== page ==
Roger Bangerter is a physicist who has been advocating the use of heavy ion beams as an IFE driver since the concept was proposed. While at LLNL, he served as co-chair of that first meeting in the summer of 1976 (along with David Judd, of LBL). He went on to become the deputy division leader of that laboratory's X Division, which oversees IFE theoretical work, and also headed up LLNL's Inertial Confinement Fusion Application Group, which designs fusion reactors. Following the death of Denis Keefe in 1990, Bangerter became the leader of LBL's HIFAR group.
In discussing the importance of ILSE to a DOE review committee, he stated: "ILSE will address many of the remaining scientific and technical issues at a relevant scale. It will be a flexible experimental tool that should provide the data needed to determine the feasibility and cost of heavy ion fusion."
The DOE review committee subsequently endorsed ILSE with excellent marks.
LBL physicist Thomas Fessenden is the project leader for ILSE. He says, "We see ILSE as a science project, a model experiment in accelerator physics that will enable us to test the beam manipulations required of a heavy ion fusion driver."
ILSE starts with an ion source and injector that can generate four beams of heavy ions, probably neon or potassium, at energies of about 2 MeV and a full ampere of current. The temperature of each beam coming out of the injector is very low - - approximately one tenth of an electron volt -- so that the ions have very little motion relative to each other.
This is critical as Bangerter explains. "For a commercial- scale driver, accurate focusing is possible only if the beams are heated no more than four orders of magnitude during acceleration. The final temperature needs to be less than one keV (one thousand electron volts), otherwise there is too much random motion in the ions to obtain the necessary small focus."
The beams that emerge from the injector are round in shape. Prior to acceleration, they must pass through a "matching section" where their round shape is molded into an "alternating gradient" profile that matches the focusing fields that transport the beams through the accelerator. Fessenden likens this to "taking a soda straw and pinching it first one way, then another." The beams are also "squeezed together" to further facilitate their acceleration.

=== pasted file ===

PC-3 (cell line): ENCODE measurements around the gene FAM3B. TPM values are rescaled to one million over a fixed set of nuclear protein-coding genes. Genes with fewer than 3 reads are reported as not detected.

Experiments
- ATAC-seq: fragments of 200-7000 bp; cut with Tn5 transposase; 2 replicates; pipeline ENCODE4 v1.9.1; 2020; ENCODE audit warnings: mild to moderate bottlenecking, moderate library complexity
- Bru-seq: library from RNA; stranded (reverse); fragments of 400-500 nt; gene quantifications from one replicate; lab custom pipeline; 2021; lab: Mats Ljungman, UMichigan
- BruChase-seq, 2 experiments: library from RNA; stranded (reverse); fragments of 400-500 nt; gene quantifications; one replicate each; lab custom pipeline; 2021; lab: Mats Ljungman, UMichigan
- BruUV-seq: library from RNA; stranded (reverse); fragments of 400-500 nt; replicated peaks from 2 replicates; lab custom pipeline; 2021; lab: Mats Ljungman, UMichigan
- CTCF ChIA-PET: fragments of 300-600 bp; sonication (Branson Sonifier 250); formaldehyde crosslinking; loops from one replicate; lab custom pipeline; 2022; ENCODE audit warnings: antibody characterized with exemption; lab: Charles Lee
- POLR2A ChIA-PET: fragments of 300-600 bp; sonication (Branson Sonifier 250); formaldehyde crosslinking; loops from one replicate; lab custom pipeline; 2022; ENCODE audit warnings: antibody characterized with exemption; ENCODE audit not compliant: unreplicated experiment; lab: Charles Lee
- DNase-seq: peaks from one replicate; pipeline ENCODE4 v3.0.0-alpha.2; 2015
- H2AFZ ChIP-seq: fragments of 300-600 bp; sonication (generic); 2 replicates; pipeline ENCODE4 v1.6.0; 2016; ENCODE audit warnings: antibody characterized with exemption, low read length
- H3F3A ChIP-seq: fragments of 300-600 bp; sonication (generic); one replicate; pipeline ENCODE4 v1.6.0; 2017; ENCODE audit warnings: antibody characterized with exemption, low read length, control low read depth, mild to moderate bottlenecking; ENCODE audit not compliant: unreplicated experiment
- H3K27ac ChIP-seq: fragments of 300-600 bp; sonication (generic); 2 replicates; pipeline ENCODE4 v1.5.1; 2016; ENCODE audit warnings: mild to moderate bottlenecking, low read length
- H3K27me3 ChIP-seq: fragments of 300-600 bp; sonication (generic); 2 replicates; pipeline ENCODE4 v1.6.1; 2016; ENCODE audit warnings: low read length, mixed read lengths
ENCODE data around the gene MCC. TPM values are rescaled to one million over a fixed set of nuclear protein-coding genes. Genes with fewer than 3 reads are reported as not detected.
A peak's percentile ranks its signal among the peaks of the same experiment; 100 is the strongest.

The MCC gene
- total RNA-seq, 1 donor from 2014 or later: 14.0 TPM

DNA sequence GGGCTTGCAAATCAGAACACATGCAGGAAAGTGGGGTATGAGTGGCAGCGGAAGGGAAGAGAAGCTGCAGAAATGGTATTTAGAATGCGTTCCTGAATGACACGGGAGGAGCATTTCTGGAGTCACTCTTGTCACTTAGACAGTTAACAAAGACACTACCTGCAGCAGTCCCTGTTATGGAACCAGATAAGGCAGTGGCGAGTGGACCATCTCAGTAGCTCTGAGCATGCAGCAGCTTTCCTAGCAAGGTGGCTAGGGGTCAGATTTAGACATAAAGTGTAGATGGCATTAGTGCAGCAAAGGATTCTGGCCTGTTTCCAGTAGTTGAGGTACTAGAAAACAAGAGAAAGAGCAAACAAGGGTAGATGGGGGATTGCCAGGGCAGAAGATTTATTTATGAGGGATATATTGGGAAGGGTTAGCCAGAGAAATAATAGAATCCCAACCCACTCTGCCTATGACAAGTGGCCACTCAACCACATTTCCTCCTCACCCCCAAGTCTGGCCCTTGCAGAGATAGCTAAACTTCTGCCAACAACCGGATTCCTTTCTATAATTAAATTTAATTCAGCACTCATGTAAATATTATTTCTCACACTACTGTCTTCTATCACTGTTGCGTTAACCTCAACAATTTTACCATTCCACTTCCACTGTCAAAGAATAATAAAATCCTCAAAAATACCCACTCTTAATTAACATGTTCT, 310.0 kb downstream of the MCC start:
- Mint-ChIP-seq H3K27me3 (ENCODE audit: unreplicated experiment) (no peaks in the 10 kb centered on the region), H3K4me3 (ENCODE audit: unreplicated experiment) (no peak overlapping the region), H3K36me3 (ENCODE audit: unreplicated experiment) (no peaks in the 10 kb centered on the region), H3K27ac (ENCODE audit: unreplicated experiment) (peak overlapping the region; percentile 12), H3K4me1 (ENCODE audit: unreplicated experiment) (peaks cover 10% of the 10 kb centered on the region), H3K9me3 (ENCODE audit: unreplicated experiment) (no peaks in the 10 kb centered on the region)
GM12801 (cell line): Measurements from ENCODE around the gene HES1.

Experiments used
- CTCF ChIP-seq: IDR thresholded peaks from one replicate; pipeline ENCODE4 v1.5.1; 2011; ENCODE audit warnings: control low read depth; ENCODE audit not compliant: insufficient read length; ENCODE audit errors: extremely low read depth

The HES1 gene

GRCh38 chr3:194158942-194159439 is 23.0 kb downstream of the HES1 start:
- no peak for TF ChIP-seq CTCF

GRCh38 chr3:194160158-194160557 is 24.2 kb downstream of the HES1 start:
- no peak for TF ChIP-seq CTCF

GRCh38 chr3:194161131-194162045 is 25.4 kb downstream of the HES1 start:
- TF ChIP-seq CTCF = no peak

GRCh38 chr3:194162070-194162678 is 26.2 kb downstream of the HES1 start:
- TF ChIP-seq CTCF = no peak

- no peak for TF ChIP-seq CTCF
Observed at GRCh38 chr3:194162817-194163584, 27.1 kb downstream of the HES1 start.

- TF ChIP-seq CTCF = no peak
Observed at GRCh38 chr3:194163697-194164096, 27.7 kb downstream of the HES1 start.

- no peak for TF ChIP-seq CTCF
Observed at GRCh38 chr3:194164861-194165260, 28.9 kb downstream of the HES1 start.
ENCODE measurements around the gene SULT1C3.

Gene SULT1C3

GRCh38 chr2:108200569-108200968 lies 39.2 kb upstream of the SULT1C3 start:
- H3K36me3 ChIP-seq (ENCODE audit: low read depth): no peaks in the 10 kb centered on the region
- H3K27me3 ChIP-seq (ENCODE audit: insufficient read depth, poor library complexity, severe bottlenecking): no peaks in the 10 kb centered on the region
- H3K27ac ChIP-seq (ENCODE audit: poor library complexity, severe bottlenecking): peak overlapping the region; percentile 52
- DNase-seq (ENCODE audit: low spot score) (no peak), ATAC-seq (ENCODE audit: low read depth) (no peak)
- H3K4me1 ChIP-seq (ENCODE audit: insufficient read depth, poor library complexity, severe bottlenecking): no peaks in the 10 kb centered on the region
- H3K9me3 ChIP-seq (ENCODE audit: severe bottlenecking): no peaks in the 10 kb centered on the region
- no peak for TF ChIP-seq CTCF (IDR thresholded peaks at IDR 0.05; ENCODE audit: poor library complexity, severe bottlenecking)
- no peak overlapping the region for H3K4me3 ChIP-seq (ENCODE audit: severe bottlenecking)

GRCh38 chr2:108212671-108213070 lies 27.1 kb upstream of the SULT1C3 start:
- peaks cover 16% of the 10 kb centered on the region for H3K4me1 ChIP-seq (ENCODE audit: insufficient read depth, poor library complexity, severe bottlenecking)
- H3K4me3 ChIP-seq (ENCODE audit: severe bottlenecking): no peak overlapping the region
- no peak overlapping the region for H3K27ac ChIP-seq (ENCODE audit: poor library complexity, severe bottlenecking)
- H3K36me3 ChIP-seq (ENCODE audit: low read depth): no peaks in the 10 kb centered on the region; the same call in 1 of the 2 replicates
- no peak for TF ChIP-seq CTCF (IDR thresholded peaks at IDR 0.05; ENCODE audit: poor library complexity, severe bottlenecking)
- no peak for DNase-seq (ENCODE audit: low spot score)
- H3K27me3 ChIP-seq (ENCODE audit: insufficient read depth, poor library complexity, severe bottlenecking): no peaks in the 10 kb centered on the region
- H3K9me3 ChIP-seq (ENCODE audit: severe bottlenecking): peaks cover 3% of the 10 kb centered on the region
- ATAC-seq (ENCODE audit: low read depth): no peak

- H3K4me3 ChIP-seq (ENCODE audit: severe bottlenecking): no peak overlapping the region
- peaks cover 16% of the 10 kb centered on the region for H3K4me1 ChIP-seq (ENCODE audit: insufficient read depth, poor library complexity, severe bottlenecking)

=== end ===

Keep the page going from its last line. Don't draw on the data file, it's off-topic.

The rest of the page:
From the matching section, the beams are ushered through two acceleration sections. In the first and smaller of these sections, the focusing force arises from electrical fields generated by a series of electrostatic quadrupoles. Once the four beams have been accelerated to 4.5 MeV, they are combined into a single beam and matched into a longer second acceleration section which focuses them through a series of magnetic quadrupoles. Magnetic focusing will be required for the highly energetic and intense beams of heavy ions used in an actual IFE driver. The choice of mid-sized ions like neon and potassium for ILSE provides useful data at a fraction of the cost of heavier ions by permitting the study of magnetic focusing at energies of only 5 to 10 MeV.
Initially, only one of the four electrostatically-focused beams will be ferried into the magnetically-focused section for acceleration to the full 10 MeV. A single beam is all that is needed to test the linac's ability to produce, accelerate, and focus the ions. The linac tests will also examine tradeoffs between actually steering the beam or simply aligning it through the focusing system, and will look at various techniques for controlling the shape of the beam which is important for achieving high energy gain at the target.